CFS Monetary Measures for July 2021

Today we release CFS monetary and financial measures for July 2021. CFS Divisia M4, which is the broadest and most important measure of money, grew by 3.9% in July 2021 on a year-over-year basis versus 4.4% in June.

For Monetary and Financial Data Release Report:
http://www.centerforfinancialstability.org/amfm/Divisia_Jul21.pdf

For more information about the CFS Divisia indices and the data in Excel:
http://www.centerforfinancialstability.org/amfm_data.php

Bloomberg terminal users can access our monetary and financial statistics by any of the four options:

1) ALLX DIVM
2) ECST T DIVMM4IY
3) ECST –> ‘Monetary Sector’ –> ‘Money Supply’ –> Change Source in top right to ‘Center for Financial Stability’
4) ECST S US MONEY SUPPLY –> From source list on left, select ‘Center for Financial Stability’

Bair on Finance for Kids

CFS Advisory Board Member Sheila Bair is now the author of a new series of entertaining children’s books about money called “Money Tales.”

She notes that “kids ‘get money’ at an early age, and we need to feed that inquisitiveness. Over 70% of student borrowers say they wish they had better information about debt and its burdens when they decided to borrow, and over half wish they had not borrowed at all.” She wants to make sure future generations of borrowers are better prepared.

Sheila has a hidden past as a children’s book writer. She was recognized by the Council on Economic Education, Association of Educational Publishers, JumpStart Coalition, and the Institute for Financial Literacy for her efforts to teach kids and their parents about money basics.

On September 15, the new Money Tales series will include:

Billy the Borrowing Blue-Footed Booby
https://www.amazon.com/Billy-Borrowing-Blue-Footed-Booby-Money/dp/0807508128
Princess Persephone Loses the Castle
https://www.amazon.com/Princess-Persephone-Loses-Castle-Money/dp/0807566470

Her first two books, Rock, Brock and the Savings Shock and Isabel’s Car Wash, published 15 years ago, continue to sell well.

They are available for pre-order now on Amazon, for yourselves, your friends, or anyone you know with children or as donations to schools or libraries.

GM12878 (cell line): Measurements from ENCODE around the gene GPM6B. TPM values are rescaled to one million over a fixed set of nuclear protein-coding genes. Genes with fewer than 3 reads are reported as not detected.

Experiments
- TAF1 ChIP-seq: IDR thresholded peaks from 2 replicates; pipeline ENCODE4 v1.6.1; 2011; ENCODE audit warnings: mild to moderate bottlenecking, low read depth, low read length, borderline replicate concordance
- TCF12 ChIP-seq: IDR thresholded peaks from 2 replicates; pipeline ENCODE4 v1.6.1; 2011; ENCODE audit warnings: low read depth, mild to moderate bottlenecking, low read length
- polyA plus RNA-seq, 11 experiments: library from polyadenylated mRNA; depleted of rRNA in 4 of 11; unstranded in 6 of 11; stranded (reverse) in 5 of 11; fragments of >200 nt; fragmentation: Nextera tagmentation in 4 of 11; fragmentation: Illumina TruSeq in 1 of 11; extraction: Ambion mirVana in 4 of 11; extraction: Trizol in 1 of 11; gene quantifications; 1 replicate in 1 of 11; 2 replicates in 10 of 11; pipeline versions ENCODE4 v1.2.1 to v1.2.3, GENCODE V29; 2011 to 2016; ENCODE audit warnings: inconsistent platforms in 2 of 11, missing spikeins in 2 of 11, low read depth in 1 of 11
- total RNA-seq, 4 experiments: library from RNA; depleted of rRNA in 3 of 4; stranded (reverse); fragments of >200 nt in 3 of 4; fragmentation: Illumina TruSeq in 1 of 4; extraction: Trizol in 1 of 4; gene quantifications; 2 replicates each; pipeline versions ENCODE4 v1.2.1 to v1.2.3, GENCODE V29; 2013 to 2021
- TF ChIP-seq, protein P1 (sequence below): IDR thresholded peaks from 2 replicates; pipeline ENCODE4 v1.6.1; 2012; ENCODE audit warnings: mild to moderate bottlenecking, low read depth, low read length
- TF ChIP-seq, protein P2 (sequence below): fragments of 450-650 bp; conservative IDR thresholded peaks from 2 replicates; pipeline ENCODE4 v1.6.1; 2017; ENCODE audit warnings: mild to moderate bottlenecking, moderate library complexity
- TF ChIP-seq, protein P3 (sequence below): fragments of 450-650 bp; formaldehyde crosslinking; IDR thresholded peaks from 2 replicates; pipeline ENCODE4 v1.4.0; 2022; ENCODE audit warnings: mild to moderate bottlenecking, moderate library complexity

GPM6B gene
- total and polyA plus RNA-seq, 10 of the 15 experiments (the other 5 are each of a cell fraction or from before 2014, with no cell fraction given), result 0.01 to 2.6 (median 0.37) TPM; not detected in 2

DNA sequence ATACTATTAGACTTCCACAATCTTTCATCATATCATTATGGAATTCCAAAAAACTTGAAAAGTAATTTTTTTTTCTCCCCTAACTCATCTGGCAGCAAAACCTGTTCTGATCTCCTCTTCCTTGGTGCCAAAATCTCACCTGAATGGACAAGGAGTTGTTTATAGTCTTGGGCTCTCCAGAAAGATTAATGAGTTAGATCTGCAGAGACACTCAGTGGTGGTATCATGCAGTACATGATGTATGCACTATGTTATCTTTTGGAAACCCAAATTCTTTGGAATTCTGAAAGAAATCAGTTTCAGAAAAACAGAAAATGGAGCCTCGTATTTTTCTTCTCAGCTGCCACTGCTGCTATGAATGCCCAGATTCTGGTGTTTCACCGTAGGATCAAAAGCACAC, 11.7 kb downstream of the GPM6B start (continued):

Barnett Keynote on BREXIT at UK Conference on Uncertainty, Risk Measurement and COVID-19 Challenges

CFS Director of Advances in Monetary and Financial Measurement (AMFM) Professor William A. Barnett delivered the keynote lecture “Is the BREXIT Bifurcation Causing Chaos in the United Kingdom?”

Bill’s remarks explore:

  • Why is Brexit changing economic risk without a source of external shocks?
  • Mathematical properties of chaos with relevance to BREXIT and U.S. monetary policy.
  • Why chaos is not necessarily bad. It is normal in nature (weather, climate, etc.) and is relevant to science and economics. Chaos contains useful information.
  • The United Kingdom and United States economies have undergone significant structural and policy changes in the past decades rendering chaotic dynamics more relevant.
  • Meaningful policy implications stem from the existence of Shilnikov Chaos.
  • Shilnikov chaos, produced by interest rate feedback policy with sticky prices, explains the downward drift of interest rates over the past 20 years.
  • Interest rate feedback policy rules need to be augmented by simultaneous use of a second policy instrument focused on the long run to avoid unintentional downward drift of interest rates to their lower bound.

For the slide deck…
http://www.CenterforFinancialStability.org/speeches/UK_bifurcation_Barnett.pdf
For the lecture…
https://www.youtube.com/watch?v=W2URCxL5owU&ab_channel=KUDepartmentofEconomics%20

FT Letter: Investors shouldn’t bet too much on macro forecasts

Today my letter in the Financial Times (FT) responds to Howard Marks’ “Investors must not bet too much on macro forecasts.”  Marks offers a superb road map for navigating future inflation twists and turns.

However, he misses how macro rules of nature can often be measured – helping investors and public officials better achieve their respective goals.

Monetary measurements represent simply one meaningful mapping.